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DATE: March 11, 2010


Emily Gliebe '12, teaches girls the order of the Mass in English.
In the Dominican Republic, Emily Gliebe '12, a Business Administration major, teaches girls the order of the Mass in English. Photo by Laura Schaefer. Click on photo to download larger resolution image.


Chris Spinner '11, shingles a new roof.
In South Carolina, Chris Spinner '11, a Business Adminstration major, starts shingling a new roof. Photo by Victoria Miller. Click on photo to download larger resolution image.

The Marymount University students who recently returned from Alterative Spring Break trips may have a suntan, but it's not from hanging out at the beach. Instead, these students spent their spring break in the service of others.

In what has become a much-anticipated annual volunteer opportunity, Marymount's Campus Ministry Association organized two service trips for spring break: one to the Dominican Republic and one to a rural area in South Carolina. In both locations, Marymount student volunteers rolled up their sleeves for some heavy labor, learned practical skills, developed new friendships, and made lifelong memories.

This year Marymount's director of Campus Ministry, Father David Sharland, Y.A., led the group of 25 students and staff who traveled to Georgetown, South Carolina. There, they worked with the United Methodist Relief Center, helping disadvantaged local residents whose homes were in severe disrepair.

Victoria Miller, a junior majoring in Communication, recounts, "Our group split up to work on three sites, doing roofing and siding repairs. I worked on the home of a woman who is raising her granddaughter, and their roof desperately needed to be replaced. We had to scrape off old shingles, put new tarpaper on, and then put on the new shingles - a complete re-roofing job."

"It was challenging," she recalls with a laugh. "We learned how to use power tools and quickly figured out the importance of 'popping a chalk line,' which is how you accurately measure where to place the shingles. It didn't go so well at the start, so we learned a lot about patience."

Miller continues, "More seriously, we wanted to do a good job, and we wanted to do it right. We were really gratified when the owner, who had been very shy throughout the week, thanked us and said that after an evening rainstorm, her roof didn't leak for the first time in years! I felt we had really made a difference."

Father Sharland echoes Miller's comments and elaborates on the spiritual component of the experience: "Our theme for the week was The Lord's Prayer verse, 'Thy will be done.' In our nightly prayer groups, we reflected on the fact that in our day's activities we were carrying out God's will that we serve people in need. We also challenged ourselves to look at other areas in our lives and how we can continue to live a life of generosity. Our ongoing mission is to find ways to care for others every day."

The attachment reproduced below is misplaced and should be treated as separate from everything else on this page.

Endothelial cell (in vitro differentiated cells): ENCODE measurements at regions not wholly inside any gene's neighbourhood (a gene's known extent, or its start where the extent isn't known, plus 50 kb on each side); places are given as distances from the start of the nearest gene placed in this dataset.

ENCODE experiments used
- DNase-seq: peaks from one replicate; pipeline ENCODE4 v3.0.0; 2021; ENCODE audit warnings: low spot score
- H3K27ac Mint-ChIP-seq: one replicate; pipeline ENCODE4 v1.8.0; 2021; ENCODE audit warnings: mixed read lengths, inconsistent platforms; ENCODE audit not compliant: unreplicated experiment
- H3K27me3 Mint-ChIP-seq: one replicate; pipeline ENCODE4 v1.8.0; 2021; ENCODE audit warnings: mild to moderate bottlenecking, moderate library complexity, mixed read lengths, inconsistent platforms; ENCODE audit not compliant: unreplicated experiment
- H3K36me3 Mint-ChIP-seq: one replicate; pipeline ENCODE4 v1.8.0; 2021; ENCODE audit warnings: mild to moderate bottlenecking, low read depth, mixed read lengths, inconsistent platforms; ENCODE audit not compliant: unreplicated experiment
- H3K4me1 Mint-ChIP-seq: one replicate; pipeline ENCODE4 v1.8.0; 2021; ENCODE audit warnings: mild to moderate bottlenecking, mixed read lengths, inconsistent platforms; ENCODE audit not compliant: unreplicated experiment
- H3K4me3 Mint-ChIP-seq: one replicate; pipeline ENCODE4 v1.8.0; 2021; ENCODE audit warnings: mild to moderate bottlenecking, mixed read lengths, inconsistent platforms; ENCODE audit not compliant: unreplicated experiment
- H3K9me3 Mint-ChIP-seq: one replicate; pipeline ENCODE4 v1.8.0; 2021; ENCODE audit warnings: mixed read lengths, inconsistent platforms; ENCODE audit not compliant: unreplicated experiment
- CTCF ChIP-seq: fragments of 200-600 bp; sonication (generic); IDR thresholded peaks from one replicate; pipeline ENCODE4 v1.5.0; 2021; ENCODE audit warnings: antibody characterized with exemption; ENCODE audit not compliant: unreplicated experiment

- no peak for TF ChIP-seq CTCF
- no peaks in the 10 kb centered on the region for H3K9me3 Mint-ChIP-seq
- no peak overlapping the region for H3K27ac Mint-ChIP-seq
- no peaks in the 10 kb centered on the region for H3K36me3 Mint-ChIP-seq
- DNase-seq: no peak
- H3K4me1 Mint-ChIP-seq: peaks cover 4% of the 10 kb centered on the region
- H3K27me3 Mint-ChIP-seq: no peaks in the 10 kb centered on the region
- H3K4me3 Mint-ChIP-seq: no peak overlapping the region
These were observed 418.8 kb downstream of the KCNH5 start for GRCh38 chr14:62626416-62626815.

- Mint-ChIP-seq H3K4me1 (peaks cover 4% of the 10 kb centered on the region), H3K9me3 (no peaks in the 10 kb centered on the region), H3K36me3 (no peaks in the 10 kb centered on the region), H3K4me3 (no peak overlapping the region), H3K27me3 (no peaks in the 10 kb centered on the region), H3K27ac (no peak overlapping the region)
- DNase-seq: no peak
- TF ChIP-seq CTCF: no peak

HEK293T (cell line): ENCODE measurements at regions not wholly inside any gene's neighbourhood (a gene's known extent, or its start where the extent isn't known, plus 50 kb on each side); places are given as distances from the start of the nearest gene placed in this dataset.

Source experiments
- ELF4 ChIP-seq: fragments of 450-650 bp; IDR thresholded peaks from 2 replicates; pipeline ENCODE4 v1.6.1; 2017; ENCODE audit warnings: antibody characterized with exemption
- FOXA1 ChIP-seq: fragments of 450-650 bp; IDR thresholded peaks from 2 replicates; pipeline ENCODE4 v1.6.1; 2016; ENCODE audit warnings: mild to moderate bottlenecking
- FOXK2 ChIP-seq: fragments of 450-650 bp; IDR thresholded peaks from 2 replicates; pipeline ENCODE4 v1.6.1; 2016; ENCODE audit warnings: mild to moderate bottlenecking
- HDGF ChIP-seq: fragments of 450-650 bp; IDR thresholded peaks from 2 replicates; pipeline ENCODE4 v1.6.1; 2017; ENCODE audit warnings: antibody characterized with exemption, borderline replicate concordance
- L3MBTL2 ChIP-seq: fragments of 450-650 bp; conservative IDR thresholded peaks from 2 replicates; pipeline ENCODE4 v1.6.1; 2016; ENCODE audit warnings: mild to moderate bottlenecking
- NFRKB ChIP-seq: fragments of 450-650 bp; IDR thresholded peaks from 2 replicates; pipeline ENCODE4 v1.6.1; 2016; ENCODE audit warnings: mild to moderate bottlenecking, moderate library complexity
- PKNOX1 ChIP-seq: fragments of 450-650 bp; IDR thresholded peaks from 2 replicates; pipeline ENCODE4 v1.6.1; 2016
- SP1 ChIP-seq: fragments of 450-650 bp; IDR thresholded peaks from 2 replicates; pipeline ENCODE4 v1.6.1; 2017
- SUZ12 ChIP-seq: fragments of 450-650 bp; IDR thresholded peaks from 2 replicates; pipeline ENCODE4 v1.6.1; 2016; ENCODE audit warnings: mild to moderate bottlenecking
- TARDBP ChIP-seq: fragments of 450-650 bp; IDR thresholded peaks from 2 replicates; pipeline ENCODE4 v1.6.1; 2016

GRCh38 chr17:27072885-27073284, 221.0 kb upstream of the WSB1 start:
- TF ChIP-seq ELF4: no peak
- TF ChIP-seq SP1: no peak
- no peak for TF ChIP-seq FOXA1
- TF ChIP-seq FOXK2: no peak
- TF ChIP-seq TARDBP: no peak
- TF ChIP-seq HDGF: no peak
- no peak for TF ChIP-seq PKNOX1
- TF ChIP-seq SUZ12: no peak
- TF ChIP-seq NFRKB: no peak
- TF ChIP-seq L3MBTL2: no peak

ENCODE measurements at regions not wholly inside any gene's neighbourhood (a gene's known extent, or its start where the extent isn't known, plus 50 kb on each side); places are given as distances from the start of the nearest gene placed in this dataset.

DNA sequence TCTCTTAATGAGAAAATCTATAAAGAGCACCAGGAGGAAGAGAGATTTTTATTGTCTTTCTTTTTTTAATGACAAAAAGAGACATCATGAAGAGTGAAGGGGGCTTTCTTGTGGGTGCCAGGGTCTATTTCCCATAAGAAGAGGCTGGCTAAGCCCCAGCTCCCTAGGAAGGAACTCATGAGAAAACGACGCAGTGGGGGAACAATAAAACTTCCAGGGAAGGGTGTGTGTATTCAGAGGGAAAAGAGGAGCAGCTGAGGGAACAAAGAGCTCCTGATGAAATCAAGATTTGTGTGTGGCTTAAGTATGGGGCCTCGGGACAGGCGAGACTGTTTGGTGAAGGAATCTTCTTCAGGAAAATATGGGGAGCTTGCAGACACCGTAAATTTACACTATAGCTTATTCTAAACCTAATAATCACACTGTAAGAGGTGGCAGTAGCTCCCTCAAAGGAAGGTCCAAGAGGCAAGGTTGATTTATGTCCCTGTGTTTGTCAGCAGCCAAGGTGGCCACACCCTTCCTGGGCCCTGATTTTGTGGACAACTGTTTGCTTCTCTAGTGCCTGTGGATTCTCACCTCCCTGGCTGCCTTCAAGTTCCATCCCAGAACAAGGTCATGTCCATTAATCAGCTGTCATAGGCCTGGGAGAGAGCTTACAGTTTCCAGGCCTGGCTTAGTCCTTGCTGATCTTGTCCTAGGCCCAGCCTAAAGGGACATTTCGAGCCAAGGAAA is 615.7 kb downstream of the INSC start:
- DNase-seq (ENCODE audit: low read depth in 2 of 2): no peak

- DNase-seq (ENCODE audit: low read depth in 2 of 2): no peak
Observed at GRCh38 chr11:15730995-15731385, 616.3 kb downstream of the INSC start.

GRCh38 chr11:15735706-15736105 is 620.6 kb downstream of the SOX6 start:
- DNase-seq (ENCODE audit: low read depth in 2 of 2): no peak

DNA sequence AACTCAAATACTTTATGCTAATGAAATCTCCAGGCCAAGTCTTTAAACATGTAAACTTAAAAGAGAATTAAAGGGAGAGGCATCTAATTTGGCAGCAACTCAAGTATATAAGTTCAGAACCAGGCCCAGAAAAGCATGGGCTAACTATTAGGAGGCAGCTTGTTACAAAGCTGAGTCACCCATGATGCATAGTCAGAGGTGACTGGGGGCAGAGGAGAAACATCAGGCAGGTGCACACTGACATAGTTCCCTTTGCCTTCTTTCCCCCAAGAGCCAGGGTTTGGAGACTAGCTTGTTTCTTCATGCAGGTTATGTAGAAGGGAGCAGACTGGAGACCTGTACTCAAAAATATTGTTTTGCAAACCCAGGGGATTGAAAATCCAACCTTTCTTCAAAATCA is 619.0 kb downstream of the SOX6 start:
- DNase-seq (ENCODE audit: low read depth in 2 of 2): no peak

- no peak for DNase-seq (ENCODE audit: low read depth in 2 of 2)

The Dominican Republic contingent of 14 students and staff members was led by Father Jack Peterson, Y.A., Marymount's assistant director of Campus Ministry. The group worked under the auspices of the Diocese of Arlington, which supports a mission parish in Banica, a small town near the Haitian border. Their base camp was a remote village a few hours from Banica; from there, they traveled to even more remote outposts in the mountains.

The students' project was to paint chapels. But Laura Schaefer, a junior majoring in Politics, says, "Calling them chapels, or even buildings, is a loose description by U.S. standards. They are more like plywood huts with roofs."

She continues, "These chapels were high in the mountains, and we had to hike about two hours to each site with backpacks that included our food and sleeping bags. Our work supplies, like the paint cans and cement bags, were transported by mules."

In the small villages, the students were greeted by residents who often pitched in to help. As each day's light faded, the MU group took time to bathe in the river, eat their dinner of rice and beans, and then share prayers and reflection. Schaefer laughs, "Once the sun goes down there, it's dark. There's no electricity. But after a day of climbing mountains, painting, and in some cases pouring cement, it's easy to fall asleep on a hard floor in your sleeping bag."

Despite physical discomforts, the week was one of spiritual fulfillment for both groups of volunteers. The students saw God's handiwork in their surroundings and in the people they served. They also found inspiration in daily Mass and evening prayer groups.

Laura Schaefer sums up the experience: "This was my third Marymount service trip to Banica, and I feel a real solidarity with the people there. Through these trips, my faith life has grown by leaps and bounds. I come back each year because this is the spot where I feel closest to God."